Navicular disease - Page 2 - The Horse Forum
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post #11 of 13 Old 05-07-2013, 01:00 PM
Join Date: Apr 2011
Location: southern Mississippi
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Originally Posted by loosie View Post
The normal 'treatment' is palliative which helps the symptoms, generally temporarily, as it is conventionally considered incurable & progressive. tends to be shoes with pads, raising the heels gradually more as the 'treatment' ceases to be effective.

Underrun 'no heels', long toes, broken back pastern axis, or high heels tend to be major factors. Getting hooves (back) into functioning form is a big part of the answer. Dr Robert Bowker is very well worth looking up, as is Mayfield Barehoof Care Centre Home Page & many other sites & sources to learn more.
Hey I wanted to thank you Loosie,
I have been so involved with advise from my vet and farrier that i had somewhat forgotten all the great stories of barefoot rehab. I am going to rededicate myself to finding someone to at least TRY with my guy before I go to the extreme of Nerving him which is not the real answer......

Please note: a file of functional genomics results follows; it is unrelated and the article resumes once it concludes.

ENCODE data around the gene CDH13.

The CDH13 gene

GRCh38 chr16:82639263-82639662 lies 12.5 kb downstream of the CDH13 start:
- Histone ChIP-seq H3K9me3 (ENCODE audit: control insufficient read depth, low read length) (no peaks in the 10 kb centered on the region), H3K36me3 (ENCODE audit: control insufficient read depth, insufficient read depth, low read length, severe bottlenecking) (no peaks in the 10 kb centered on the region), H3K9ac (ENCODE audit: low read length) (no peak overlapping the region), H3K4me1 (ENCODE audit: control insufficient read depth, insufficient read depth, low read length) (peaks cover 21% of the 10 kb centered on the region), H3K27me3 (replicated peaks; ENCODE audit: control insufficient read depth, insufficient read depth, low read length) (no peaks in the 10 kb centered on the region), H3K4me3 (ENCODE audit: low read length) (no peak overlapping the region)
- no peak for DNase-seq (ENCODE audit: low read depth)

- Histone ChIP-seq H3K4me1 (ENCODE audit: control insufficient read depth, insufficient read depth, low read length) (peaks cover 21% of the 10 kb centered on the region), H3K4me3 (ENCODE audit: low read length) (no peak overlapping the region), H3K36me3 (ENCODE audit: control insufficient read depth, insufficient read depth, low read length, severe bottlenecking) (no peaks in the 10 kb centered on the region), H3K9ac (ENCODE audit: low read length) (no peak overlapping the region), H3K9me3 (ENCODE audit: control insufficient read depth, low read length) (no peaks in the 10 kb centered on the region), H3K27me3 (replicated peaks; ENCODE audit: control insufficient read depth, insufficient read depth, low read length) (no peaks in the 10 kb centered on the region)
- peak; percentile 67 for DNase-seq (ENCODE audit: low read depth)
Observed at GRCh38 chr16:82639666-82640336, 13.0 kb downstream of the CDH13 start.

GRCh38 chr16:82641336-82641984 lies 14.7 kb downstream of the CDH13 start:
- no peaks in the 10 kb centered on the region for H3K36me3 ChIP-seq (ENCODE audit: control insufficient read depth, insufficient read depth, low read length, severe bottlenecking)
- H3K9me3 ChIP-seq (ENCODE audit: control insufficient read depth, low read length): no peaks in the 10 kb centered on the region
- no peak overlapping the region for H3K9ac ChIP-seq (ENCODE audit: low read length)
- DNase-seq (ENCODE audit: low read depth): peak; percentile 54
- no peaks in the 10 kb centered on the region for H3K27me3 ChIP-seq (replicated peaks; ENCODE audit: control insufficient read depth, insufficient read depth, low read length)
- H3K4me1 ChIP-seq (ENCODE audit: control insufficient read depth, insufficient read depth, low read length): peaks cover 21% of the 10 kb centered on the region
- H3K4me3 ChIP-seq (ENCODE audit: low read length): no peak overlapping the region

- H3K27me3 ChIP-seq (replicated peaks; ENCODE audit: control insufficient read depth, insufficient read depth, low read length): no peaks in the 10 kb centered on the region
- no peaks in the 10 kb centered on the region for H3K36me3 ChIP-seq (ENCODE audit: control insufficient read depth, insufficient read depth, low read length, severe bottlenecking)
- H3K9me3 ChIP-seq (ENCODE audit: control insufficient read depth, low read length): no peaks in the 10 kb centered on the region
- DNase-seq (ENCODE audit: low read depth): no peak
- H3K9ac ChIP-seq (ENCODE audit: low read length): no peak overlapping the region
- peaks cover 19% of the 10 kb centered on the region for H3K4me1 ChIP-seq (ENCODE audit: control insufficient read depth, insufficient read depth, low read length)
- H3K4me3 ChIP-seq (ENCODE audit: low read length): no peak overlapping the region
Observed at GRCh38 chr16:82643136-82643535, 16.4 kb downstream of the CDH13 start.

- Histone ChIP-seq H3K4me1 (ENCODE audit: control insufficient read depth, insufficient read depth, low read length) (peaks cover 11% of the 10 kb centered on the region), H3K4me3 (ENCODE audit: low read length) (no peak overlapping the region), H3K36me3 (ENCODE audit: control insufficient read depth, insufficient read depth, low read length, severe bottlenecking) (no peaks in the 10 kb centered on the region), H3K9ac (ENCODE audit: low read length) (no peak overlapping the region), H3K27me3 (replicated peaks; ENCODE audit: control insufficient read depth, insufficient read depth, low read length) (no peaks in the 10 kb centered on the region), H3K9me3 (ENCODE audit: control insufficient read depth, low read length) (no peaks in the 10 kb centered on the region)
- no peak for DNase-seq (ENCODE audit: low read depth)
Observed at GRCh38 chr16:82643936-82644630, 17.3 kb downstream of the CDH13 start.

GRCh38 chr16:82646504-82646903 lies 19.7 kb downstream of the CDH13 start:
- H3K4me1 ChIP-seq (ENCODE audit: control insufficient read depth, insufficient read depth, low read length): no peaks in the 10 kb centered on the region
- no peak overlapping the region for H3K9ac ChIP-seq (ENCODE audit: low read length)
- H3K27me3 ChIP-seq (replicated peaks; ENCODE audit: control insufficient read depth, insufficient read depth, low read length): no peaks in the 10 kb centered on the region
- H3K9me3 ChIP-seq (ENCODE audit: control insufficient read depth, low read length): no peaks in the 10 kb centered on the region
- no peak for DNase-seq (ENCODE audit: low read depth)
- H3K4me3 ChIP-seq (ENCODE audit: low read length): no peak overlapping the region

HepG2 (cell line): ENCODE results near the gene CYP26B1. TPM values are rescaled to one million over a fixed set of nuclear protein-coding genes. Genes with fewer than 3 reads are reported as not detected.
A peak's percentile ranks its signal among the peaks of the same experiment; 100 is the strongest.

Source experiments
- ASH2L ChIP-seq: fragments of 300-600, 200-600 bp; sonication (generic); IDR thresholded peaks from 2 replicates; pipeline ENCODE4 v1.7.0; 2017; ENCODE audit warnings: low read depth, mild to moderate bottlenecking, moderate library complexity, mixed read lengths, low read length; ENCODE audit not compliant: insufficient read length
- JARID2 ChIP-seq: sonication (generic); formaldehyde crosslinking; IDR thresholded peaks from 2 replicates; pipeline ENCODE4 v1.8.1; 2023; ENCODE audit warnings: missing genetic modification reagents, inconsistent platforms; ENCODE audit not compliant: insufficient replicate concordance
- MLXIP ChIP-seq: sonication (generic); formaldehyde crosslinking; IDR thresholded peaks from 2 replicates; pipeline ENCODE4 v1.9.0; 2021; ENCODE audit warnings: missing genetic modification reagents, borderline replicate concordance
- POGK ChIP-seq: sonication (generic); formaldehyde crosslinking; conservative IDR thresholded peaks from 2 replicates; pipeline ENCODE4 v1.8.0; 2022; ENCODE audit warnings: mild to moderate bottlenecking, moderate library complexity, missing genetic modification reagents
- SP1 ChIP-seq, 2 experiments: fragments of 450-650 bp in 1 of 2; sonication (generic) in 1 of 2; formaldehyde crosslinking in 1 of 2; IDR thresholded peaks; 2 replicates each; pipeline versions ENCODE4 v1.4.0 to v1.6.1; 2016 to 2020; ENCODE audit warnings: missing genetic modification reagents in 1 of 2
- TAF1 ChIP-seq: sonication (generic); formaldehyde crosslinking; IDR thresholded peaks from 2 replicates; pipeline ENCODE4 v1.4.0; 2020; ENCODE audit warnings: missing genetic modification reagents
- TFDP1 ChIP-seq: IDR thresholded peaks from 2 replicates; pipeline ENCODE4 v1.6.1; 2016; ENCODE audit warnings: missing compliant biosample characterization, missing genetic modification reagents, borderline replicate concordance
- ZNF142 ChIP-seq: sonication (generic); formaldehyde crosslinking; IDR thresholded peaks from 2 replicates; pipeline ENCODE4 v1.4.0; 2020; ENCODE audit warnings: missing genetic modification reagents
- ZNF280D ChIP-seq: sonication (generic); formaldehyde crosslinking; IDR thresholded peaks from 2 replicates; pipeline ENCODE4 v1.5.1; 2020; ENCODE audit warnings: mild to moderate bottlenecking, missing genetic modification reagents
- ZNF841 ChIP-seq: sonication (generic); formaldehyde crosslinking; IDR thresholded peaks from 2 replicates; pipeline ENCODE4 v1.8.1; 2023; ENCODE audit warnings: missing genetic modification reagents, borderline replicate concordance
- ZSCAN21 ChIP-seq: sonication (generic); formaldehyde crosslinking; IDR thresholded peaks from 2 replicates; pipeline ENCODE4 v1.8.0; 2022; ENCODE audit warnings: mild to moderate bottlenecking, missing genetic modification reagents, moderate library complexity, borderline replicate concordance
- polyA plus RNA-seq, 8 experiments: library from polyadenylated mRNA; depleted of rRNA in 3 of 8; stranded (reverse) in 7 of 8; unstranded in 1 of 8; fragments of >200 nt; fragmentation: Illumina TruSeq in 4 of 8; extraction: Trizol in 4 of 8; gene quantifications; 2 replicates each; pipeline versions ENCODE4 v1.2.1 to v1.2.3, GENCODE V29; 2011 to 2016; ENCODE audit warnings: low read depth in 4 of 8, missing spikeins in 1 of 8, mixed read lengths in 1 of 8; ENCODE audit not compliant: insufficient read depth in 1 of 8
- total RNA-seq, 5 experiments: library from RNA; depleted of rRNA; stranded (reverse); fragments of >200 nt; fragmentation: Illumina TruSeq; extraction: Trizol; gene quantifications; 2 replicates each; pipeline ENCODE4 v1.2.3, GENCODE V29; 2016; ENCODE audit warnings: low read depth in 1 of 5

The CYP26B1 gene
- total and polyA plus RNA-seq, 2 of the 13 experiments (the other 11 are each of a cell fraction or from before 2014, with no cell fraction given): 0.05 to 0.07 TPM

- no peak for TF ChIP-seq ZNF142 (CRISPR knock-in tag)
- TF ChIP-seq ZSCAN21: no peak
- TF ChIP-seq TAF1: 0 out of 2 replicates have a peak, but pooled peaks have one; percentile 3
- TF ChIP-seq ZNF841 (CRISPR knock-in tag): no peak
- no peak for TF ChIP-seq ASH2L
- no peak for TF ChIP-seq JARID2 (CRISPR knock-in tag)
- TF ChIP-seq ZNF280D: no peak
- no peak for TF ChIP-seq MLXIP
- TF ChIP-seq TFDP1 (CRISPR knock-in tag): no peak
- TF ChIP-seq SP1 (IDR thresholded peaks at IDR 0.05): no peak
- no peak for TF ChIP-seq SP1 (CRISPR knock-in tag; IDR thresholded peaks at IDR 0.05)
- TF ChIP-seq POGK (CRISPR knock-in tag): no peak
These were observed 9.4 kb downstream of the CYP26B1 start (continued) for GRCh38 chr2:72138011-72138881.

loosie and Beling like this.

"Action cures Fear, take a small risk every day". Jane Savoie
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post #12 of 13 Old 05-07-2013, 07:50 PM
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'Nerving' should be an absolute last resort. Other palliative measures such as jacked up heels may well be necessary for horses who are very advanced & old, for whom rehab may not be an option(or for those who care more about being able to use the horse than it's long term welfare), but considering it is only palliative, that this 'disease' tends to take a long time to 'progress'(so you've got time up your sleeve) and considering the mountains of successful cases from 'alternative' treatment, these measures should also be considered 'last resorts' IMO compared to actually attempting rehabbing the horse.
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post #13 of 13 Old 05-08-2013, 04:30 AM
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I have to be honest, OP, from the stories I have heard if these injections do not work my dad's mare will be retired and if she is in a considerable amount of pain, we will have her put down. If not, she will be a companion horse.

Cutting the nerves works sometimes, but not all the times. It is a costly and messy procedure and my trainer has a horse who she decided to cut the nerve on, the nerve regrew and the horse is in worse shape than before.
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